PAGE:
Top Tips to help Increase the Impact of your Articles

October 28 2013 / By David Sommer

We were recently asked by Pippa Smart  to share some "top tips" that editors might use to encourage authors to promote their articles. Pippa runs excellent training courses including a couple for editors. Here are our suggestions for how editors can encourage authors to increase the impact of their articles:

1. Include a lay summary

Write a plain language summary of your article that can be understood by a general audience. Lay summaries can help the reader quickly identify if your article is of interest. Make the lay summary meaningful to someone who is not an expert in your field, so avoid technical language. Consider the questions 'who', 'what', 'how', 'when' and 'why'.

2. Include an impact statement

Explain who might benefit from the findings of your research and how. Adding this information to your article helps demonstrate the value and potential longer-term impact of your work. Consider the potential benefits for industry, wider public, government and policy makers. Include economic, cultural and health benefits.

3. Use short titles

There is anecdotal evidence that shows articles with shorter titles are read more, and this may lead to higher citations and greater impact. Avoid very long titles containing highly technical terms where possible.

4. Link to additional resources

Enrich your articles by adding links to additional resources such as videos, blogs, discussion forums, images, data sets or websites.

5. Use social media and blogs to spread the word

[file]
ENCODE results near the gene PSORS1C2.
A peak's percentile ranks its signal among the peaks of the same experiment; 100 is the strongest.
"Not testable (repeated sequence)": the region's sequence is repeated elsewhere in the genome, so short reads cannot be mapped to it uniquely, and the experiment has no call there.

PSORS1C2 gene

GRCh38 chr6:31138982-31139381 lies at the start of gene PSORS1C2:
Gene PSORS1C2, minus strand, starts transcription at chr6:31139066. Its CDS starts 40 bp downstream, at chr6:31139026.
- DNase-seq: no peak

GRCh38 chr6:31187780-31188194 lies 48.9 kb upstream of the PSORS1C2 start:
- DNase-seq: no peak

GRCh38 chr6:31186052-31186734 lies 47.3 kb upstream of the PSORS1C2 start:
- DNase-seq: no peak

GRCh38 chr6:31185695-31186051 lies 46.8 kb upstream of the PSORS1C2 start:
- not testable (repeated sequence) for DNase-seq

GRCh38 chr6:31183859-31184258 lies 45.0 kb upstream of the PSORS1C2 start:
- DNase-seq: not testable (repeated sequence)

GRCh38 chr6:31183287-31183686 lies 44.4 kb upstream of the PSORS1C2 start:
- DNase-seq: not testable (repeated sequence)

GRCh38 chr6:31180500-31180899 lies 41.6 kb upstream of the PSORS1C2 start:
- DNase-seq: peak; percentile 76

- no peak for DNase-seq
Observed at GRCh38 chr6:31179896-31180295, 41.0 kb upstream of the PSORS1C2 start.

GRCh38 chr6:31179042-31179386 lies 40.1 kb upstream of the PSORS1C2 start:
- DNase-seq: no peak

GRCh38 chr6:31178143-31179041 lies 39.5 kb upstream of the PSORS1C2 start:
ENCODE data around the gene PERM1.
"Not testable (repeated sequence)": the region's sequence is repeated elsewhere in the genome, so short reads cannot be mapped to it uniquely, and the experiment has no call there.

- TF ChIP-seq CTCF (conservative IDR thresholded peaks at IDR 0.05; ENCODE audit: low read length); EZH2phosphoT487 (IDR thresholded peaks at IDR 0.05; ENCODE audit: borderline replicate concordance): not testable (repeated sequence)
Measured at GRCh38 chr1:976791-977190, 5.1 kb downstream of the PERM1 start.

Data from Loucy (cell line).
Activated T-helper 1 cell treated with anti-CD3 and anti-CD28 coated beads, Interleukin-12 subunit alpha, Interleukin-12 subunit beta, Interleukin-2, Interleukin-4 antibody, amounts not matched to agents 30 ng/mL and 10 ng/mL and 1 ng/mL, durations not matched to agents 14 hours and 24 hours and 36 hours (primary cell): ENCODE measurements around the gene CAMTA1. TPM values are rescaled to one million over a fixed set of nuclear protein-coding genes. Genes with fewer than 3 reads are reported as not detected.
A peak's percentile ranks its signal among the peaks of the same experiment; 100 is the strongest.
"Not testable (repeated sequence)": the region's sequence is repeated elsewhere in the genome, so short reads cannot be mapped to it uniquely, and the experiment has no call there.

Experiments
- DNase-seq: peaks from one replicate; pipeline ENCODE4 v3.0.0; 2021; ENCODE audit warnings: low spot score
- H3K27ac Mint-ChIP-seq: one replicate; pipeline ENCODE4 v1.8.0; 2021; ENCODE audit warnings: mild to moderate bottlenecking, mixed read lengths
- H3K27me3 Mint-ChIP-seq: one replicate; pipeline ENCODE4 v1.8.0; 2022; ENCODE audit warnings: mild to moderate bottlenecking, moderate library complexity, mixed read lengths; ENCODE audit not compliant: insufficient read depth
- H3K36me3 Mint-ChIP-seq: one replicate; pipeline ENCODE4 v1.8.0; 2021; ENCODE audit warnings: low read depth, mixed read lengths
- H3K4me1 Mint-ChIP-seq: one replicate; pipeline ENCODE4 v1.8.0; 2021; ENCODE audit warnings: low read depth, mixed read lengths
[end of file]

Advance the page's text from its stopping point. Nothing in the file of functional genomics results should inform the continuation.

Tweet when the article has been published and include a link to the full text. Tweet two to three times in the week after publication. Monitor your twitter account for discussion about your tweet and reply to generate engagement. Build your network or followers by finding people working in your field and following them. Also follow people whose work you cite, retweet them and respond to their postings so that over time they will also start following you. Start a blog and reference your article.

And here's a bonus one for our blog readers:

6. Tell your press / comms team

Find out if your institution has a press / comms team. If there is one, send them details of your article, including the title, abstract and an offprint of the full text. Be sure to include the lay summary and impact statement as well, so that they can understand the importance of your work and explain it to other people such as journalists. Make them aware of any additional resources you have created (see 4 and 5 above) – remember, too, that they may be able to help you make such resources (e.g. videos). Ask them to help you publicise your work, and let them know your willingness and availability to be interviewed.

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